SUMMARY PARAGRAPH for RPP1B
About yeast ribosomes...
Ribosomes are highly conserved large ribonucleoprotein (RNP) particles, consisting in yeast of a large 60S subunit and a small 40S subunit, that perform protein synthesis. Yeast ribosomes contain one copy each of four ribosomal RNAs (5S, 5.8S, 18S, and 25S; produced in two separate transcripts encoded within the rDNA repeat present as hundreds of copies on Chromosome 12) and 78 different ribosomal proteins (r-proteins), which are encoded by 137 different genes scattered about the genome, 59 of which are duplicated (5). The 60S subunit contains 42 proteins and three RNA molecules: 25S RNA of 3392 nt, hydrogen bonded to the 5.8S RNA of 158 nt and associated with the 5S RNA of 121 nt. The 40S subunit has a single 18S RNA of 1798 nt and 32 proteins (6). All yeast ribosomal proteins have a mammalian homolog (1).
In a rapidly growing yeast cell, 60% of total transcription is devoted to ribosomal RNA, and 50% of RNA polymerase II transcription and 90% of mRNA splicing are devoted to the production of mRNAs for r-proteins. Coordinate regulation of the rRNA genes and 137 r-protein genes is affected by nutritional cues and a number of signal transduction pathways that can abruptly induce or silence the ribosomal genes, whose transcripts have naturally short lifetimes, leading to major implications for the expression of other genes as well (7, 8, 9). The expression of some r-protein genes is influenced by Abf1p (10), and most are directly induced by binding of Rap1p to their promoters, which excludes nucleosomes and recruits Fhl1p and Ifh1p to drive transcription (11).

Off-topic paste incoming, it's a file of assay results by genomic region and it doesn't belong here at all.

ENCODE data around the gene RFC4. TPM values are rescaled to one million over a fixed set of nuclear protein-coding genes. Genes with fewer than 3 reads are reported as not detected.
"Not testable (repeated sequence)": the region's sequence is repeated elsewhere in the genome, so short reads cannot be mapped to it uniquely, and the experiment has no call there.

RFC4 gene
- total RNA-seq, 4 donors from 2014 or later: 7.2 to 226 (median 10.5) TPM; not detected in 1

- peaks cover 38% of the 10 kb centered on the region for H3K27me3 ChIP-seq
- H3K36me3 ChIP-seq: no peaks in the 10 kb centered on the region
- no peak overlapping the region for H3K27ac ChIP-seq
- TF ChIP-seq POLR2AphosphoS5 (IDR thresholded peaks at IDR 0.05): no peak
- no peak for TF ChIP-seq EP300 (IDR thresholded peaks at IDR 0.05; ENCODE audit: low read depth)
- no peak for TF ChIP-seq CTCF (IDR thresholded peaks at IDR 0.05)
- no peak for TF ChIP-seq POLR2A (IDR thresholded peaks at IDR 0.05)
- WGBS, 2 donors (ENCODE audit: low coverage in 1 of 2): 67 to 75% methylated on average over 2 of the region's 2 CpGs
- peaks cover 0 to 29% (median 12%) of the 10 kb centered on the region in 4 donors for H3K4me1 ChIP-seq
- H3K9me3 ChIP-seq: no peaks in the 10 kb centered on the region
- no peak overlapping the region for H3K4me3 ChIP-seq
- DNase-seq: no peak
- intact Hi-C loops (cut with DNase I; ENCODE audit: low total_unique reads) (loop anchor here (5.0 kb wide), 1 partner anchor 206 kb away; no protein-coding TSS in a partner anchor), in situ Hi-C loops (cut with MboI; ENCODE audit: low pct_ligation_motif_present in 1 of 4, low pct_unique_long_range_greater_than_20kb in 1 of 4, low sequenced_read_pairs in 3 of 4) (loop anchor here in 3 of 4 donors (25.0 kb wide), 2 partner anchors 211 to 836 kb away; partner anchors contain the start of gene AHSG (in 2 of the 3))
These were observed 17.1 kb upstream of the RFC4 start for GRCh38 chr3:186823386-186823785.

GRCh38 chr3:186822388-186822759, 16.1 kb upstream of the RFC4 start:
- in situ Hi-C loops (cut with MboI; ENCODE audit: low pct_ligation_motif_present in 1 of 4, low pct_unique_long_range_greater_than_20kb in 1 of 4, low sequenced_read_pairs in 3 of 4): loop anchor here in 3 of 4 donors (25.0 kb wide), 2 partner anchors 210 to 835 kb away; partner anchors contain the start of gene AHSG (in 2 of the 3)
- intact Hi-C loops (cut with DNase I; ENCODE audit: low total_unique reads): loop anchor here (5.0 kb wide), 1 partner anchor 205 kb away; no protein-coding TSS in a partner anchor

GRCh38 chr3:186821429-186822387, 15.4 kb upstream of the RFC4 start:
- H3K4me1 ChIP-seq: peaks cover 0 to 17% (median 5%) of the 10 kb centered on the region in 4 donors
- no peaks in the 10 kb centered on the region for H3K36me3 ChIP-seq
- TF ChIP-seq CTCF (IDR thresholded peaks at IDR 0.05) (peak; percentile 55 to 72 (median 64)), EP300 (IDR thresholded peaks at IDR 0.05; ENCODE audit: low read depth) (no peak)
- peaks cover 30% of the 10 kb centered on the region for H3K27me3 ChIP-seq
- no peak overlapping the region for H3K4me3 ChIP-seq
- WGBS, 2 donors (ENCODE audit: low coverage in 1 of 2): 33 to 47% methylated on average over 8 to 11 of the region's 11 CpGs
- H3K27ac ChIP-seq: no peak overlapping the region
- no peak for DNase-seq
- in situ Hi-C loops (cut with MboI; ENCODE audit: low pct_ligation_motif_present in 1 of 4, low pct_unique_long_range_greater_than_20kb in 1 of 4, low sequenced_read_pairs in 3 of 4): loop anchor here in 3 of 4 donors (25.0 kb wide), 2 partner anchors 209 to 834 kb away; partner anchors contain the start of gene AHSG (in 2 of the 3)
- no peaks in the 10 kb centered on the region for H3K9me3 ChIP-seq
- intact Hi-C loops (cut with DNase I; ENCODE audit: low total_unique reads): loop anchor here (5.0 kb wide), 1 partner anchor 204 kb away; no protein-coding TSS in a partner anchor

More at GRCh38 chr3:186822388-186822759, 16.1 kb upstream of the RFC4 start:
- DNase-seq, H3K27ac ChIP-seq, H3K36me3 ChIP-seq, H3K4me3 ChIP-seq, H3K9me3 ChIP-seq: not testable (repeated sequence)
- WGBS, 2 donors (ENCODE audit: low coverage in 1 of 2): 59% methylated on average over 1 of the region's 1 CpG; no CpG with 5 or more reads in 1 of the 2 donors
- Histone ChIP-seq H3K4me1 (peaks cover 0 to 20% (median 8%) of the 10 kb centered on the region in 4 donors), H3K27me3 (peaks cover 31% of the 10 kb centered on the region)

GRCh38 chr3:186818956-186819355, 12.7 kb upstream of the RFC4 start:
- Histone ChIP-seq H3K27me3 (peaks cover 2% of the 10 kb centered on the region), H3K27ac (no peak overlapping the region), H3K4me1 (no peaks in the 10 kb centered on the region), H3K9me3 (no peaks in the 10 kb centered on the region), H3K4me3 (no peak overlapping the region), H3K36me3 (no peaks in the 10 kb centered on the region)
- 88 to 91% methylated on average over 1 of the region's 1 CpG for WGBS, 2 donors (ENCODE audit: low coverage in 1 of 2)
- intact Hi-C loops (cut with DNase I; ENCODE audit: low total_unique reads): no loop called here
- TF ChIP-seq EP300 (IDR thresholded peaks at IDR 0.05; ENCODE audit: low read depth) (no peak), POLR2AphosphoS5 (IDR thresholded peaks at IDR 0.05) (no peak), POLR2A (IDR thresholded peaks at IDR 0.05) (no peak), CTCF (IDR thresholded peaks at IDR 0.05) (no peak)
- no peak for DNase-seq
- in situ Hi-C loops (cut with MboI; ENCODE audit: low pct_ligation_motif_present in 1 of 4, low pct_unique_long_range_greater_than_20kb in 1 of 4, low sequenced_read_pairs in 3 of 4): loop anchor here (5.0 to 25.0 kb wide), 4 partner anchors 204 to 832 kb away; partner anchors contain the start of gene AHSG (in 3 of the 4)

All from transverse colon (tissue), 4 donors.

Ribosome assembly is a complex process, with different steps occurring in different parts of the cell. Ribosomal protein genes are transcribed in the nucleus, and the mRNA is transported to the cytoplasm for translation. The newly synthesized r-proteins then enter the nucleus and associate in the nucleolus with the two rRNA transcripts, one of which is methylated and pseudouridylated (view sites of modifications), and then cleaved into three individual rRNAs (18S, 5.8S, and 25S) as part of the assembly process (5). Separate ribosomal subunits are then transported from the nucleolus to the cytoplasm where they assemble into mature ribosomes before functioning in translation (12, 13). Blockage of subunit assembly, such as due to inhibition of rRNA synthesis or processing, results in degradation of newly synthesized r-proteins (14, 13). (For more information on the early steps of rRNA processing and small ribosomal subunit assembly, see the summary paragraph for the U3 snoRNA, encoded by snR17A and snR17B.)
About ribosomal stalk proteins ...
The ribosome has a lateral protuberance called the stalk that interacts with elongation factor EF2 (Eft1p, Eft2p) (15). The stalk is formed by five acidic proteins organized as a pentameric complex (P0-[P1A-P2B]/[P1B-P2A]), with P0 acting as an anchor linking the stalk to the ribosome and directly interacting with the large rRNA GTPase-associated domain (16, 17). P0 is encoded by RPP0, P1 by RPP1A and RPP1B, and P2 by RPP2A and RPP2B. The P2 proteins are on the periphery of the stalk complex, shielding the P1 proteins, which interact with P0 (18). P0 is a scaffolding protein with two short amino acid regions located at positions 199-230 and 231-258 that are responsible for independent binding of two heterodimers, P1A-P2B and P1B-P2A, respectively (16, 17). The P1A-P2B heterodimer is the key element in stalk formation, and the P1B-P2A heterodimer has been implicated in regulation of stalk function (16). The yeast P0, P1, and P2 proteins are homologous to the mammalian P0, P1, and P2 proteins (1).
Last updated: 2007-02-15